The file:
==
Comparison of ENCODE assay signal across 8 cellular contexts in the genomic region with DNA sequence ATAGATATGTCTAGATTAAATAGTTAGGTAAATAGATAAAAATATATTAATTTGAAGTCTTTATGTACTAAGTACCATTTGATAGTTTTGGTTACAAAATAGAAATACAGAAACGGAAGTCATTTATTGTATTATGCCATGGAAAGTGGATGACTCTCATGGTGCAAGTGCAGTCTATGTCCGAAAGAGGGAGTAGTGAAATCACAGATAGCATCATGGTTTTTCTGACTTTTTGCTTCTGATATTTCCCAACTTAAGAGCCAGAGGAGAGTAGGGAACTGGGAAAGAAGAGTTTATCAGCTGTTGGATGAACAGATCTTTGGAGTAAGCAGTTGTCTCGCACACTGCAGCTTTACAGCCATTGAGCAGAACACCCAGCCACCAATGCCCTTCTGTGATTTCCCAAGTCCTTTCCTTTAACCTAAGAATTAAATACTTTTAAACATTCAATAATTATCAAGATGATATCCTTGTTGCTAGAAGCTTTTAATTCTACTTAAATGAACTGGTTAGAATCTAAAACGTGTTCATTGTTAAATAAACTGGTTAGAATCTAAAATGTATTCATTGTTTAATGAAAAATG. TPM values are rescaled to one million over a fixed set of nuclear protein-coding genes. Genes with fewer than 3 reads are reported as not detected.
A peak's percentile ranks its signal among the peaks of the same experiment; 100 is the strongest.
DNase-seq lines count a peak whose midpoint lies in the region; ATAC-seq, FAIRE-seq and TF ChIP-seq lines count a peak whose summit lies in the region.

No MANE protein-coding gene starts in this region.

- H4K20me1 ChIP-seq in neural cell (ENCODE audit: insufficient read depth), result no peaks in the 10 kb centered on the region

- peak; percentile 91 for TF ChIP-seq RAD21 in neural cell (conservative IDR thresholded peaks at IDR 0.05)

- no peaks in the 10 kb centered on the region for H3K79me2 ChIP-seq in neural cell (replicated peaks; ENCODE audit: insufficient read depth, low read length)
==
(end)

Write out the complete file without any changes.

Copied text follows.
Comparison of ENCODE assay signal across 8 cellular contexts in the genomic region with DNA sequence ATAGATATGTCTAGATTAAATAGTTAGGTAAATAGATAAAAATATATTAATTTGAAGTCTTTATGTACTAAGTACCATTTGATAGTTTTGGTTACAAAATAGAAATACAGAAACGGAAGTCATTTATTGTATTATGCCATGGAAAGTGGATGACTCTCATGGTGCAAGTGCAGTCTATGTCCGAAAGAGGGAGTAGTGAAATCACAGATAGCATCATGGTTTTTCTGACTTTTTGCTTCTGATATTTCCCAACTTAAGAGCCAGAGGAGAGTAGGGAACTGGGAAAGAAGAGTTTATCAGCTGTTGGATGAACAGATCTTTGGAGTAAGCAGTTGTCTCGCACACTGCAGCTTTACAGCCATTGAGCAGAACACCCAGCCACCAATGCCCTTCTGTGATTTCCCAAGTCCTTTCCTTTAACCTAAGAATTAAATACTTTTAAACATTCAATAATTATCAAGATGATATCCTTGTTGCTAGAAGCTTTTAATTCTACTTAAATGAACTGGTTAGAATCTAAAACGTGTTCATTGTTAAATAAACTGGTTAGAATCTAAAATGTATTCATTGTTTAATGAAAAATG. TPM values are rescaled to one million over a fixed set of nuclear protein-coding genes. Genes with fewer than 3 reads are reported as not detected.
A peak's percentile ranks its signal among the peaks of the same experiment; 100 is the strongest.
DNase-seq lines count a peak whose midpoint lies in the region; ATAC-seq, FAIRE-seq and TF ChIP-seq lines count a peak whose summit lies in the region.

No MANE protein-coding gene starts in this region.

- H4K20me1 ChIP-seq in neural cell (ENCODE audit: insufficient read depth), result no peaks in the 10 kb centered on the region

- peak; percentile 91 for TF ChIP-seq RAD21 in neural cell (conservative IDR thresholded peaks at IDR 0.05)

- no peaks in the 10 kb centered on the region for H3K79me2 ChIP-seq in neural cell (replicated peaks; ENCODE audit: insufficient read depth, low read length)